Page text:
"Once you walk into a courtroom, you've already lost. The best way to win is to avoid it at all costs, because the justice system is anything but" Sydney Carton, Attorney. "There is no one in the criminal justice system who believes that system works well. Or if they are, they are for courts that are an embarrassment to the ideals of justice. The law of real people doesn't work" Lawrence Lessig, Harvard Law Professor.
Tuesday, November 27, 2012
Chicago, IL - The U.S. Supreme Court on Monday declined to hear an appeal of a controversial Illinois law prohibiting people from recording police officers on the job.
By passing on the issue, the justices left in place a Federal Appeals court ruling that found that the state's anti-eavesdropping law violates free-speech rights when used against people who audiotape police officers.
A temporary injunction issued after that June ruling effectively bars Cook County State's Attorney Anita Alvarez from prosecuting anyone under the current statute. On Monday, the American Civil Liberties Union, which brought the lawsuit against Alvarez, asked a federal judge hearing the case to make the injunction permanent, said Harvey Grossman, legal director of the ACLU of Illinois.
Grossman said he expected that a permanent injunction would set a precedent across Illinois that effectively cripples enforcement of the law.
Alvarez's office will be given a deadline to respond to the ACLU request, but on Monday, Sally Daly, a spokeswoman for Alvarez, said a high court ruling in the case could have provided "prosecutors across Illinois with legal clarification and guidance with respect to the constitutionality and enforcement" of the statute.
Illinois' eavesdropping law is one of the harshest in the country, making audio recording of a law enforcement officer — even while on duty and in public — a felony punishable by up to 15 years in prison.
The Supreme Court's refusal to grant certiorari in the case doesn't necessarily mean the justices endorse the lower court's ruling. But it does mean that at least six of the current justices weren't so opposed to the ruling that they felt the case needed to be heard.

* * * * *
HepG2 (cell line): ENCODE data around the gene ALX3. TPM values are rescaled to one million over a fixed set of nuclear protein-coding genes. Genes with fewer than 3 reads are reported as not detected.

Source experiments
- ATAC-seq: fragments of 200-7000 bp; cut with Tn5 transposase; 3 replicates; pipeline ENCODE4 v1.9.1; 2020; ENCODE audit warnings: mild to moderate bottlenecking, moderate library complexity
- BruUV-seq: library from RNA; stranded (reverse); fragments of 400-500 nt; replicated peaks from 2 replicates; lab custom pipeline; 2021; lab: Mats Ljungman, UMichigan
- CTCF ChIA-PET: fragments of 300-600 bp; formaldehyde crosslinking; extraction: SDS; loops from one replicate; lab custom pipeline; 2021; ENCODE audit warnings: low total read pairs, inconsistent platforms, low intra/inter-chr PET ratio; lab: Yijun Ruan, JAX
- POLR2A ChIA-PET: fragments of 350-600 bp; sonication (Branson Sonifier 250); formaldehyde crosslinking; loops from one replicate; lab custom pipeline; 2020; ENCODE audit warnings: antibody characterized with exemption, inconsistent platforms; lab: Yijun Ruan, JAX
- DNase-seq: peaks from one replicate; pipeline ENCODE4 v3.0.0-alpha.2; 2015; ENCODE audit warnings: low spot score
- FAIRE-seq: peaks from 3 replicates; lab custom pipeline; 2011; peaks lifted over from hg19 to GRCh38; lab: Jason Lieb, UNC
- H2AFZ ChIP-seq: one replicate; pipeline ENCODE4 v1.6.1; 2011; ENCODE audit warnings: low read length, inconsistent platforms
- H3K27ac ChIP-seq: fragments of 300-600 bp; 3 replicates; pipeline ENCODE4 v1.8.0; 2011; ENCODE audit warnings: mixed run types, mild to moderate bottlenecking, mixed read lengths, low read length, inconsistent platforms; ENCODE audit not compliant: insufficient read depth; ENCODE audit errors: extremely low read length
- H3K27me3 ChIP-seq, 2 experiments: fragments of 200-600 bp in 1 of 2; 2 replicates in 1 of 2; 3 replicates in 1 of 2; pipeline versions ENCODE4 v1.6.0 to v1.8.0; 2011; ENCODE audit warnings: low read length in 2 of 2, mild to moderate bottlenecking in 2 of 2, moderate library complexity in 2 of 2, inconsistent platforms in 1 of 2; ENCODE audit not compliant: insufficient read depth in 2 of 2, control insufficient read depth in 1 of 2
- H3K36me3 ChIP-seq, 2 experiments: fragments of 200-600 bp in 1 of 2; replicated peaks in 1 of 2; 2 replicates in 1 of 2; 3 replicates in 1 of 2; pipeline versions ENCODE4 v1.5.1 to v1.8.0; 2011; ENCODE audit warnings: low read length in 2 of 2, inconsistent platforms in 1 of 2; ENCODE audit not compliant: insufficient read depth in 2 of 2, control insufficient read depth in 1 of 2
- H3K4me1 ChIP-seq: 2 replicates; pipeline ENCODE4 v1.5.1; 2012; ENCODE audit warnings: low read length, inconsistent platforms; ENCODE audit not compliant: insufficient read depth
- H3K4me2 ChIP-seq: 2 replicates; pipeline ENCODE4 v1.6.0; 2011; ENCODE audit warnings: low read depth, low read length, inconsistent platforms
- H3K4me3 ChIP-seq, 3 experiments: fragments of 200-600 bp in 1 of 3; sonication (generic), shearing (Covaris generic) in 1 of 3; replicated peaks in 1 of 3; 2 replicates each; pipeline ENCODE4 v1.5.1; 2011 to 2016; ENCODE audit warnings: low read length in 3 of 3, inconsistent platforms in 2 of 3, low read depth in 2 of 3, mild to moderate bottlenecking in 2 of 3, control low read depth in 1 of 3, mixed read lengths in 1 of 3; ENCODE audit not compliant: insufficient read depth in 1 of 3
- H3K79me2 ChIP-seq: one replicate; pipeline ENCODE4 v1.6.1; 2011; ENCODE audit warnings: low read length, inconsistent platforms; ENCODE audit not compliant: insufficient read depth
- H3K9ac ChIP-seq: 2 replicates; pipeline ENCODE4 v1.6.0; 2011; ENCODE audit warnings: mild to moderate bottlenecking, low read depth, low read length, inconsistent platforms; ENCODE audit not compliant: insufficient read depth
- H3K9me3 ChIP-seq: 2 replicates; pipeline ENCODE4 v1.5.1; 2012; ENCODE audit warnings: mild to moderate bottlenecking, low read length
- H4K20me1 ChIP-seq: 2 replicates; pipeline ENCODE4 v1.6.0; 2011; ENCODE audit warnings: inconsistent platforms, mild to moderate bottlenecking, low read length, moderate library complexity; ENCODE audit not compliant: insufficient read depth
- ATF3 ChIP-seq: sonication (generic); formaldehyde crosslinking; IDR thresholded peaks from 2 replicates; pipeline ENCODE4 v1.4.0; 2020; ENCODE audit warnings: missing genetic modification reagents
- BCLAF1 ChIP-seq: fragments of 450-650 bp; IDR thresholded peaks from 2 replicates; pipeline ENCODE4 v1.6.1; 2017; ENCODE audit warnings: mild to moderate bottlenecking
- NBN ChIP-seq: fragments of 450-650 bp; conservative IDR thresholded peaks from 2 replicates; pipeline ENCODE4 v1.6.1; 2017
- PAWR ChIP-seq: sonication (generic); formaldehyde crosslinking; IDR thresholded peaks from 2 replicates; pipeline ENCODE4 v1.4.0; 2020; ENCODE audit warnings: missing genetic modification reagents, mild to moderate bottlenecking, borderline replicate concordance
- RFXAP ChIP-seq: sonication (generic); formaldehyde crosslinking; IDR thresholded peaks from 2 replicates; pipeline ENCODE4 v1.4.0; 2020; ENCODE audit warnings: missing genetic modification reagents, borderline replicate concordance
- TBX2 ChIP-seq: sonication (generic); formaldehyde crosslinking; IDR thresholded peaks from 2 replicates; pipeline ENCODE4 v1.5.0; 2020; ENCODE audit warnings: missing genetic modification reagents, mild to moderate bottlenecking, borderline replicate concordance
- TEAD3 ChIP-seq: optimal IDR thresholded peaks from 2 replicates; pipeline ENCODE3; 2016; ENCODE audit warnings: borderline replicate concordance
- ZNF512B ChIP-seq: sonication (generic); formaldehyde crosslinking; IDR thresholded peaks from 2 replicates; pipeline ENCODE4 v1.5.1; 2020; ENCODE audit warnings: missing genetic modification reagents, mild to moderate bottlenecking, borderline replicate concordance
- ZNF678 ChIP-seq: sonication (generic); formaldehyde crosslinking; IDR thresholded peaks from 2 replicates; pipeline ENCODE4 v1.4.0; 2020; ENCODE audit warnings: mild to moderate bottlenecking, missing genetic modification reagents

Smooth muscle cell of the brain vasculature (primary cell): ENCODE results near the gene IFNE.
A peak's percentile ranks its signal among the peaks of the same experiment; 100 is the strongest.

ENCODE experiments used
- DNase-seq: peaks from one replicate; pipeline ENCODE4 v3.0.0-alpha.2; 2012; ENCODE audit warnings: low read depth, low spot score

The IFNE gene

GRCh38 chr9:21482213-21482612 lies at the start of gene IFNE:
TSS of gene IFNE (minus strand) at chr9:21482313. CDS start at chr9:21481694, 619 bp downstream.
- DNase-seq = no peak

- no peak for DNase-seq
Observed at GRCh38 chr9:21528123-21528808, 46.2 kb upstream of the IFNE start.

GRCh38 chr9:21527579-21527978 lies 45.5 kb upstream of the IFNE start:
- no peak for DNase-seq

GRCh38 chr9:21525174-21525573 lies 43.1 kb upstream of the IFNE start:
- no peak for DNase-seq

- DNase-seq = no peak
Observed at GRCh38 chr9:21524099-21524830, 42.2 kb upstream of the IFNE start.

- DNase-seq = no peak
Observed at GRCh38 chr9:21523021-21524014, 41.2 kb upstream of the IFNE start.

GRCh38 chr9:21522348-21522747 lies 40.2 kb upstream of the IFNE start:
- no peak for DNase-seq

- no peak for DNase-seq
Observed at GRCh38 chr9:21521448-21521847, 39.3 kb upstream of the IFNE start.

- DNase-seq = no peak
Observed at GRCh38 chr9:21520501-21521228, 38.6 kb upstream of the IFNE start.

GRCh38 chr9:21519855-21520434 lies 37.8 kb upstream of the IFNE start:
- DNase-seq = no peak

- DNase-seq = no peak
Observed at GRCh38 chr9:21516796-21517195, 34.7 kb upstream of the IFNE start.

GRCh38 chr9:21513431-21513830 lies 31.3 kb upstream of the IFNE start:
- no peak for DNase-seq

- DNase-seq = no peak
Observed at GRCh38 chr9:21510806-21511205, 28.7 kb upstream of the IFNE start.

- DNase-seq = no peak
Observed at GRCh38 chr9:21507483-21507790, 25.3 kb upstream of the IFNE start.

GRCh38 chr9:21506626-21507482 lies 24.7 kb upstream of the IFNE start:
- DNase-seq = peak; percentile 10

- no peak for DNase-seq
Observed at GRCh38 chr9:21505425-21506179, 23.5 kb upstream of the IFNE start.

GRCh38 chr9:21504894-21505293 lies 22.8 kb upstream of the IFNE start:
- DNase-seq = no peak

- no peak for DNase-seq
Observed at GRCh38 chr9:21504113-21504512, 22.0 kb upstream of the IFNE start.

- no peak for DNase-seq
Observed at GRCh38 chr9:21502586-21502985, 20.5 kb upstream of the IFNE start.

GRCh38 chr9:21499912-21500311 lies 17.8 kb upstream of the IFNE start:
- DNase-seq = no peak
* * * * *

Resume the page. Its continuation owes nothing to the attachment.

The First and 7th circuit decisions mean that it is now technically legal to record on-duty police officers in every state in the country. Unfortunately, people are still being arrested for it. Police officers who want to make an arrest to intimidate would-be videographers can always use broadly-written laws that prohibit public disorder, interfering with a police officer, or similar ordinances that give law enforcement wide discretion.
The charges are almost always either subsequently dropped or dismissed in court, but by then the innocent person has been illegally detained, arrested, sometimes jailed, and possibly paid expensive legal fees.
Judge Diane Sykes ruling: http://www.abajournal.com/files/EavesdroppingLaw.pdf
Chicago’s State Attorney doing all she can to keep draconian state eavesdropping law alive.
Chicago, IL - Cook County State Attorney Anita Alvarez – an ambitious career prosecutor with history a selective prosecution – who is doing everything she can to keep the law in place, even after the 7th U.S. Circuit Court of Appeals ruled in May that it “likely violates” the Constitution, sending it back down to the lower court to be tried.
Undeterred by that ruling, Alvarez halted the lower court’s proceedings to allow her to petition the 7th Circuit to review the case en blanc; Latin Legalese meaning all ten appellate judges would have had to rule on it instead of the three that did.
When that was laughed down, she petitioned the U.S. Supreme Court in the hopes it would overrule the Seventh Circuit’s decision.
the Supreme Court on Monday refused to hear the case, which is even a bigger slap in the face to Alvarez, sending it back down to the lower court where the debate began in 2010 after the ACLU filed a preliminary injunction to stop these absurd arrests; fourteen which had been prosecuted during the previous eight years, including three by Alvarez.
But this time, Alvarez can’t depend on Judge Suzanne Conlon to blindly dismiss the ACLU’s complaint as she did twice before on the basis that she failed to see the Constitutional implications in the law, which is what prompted the ACLU to appeal it before the 7th Circuit in the first place.
This time the issue will go before Judge Sharon Johnson Coleman who is almost sure to to use the 7th Circuit’s decision in her ruling as well as this week’s Supreme Court’s acceptance of the decision.
But even when and if Coleman rules the law unconstitutional, Alvarez will no doubt appeal it before the 7th Circuit again, which should be so annoyed with her by this time that it should waste no time in ruling the law unconstitutional and hopefully give her a good kick in the ass in the process.
And once all that happens, the law will be void and have to be redrafted.
And then maybe somebody can get Alvarez on camera to ask her what the hell was she thinking.
For a deeper legal analysis, view the articles at the ACLU and the National Press Photographers Association.
Posted by mapi at 7:11 AM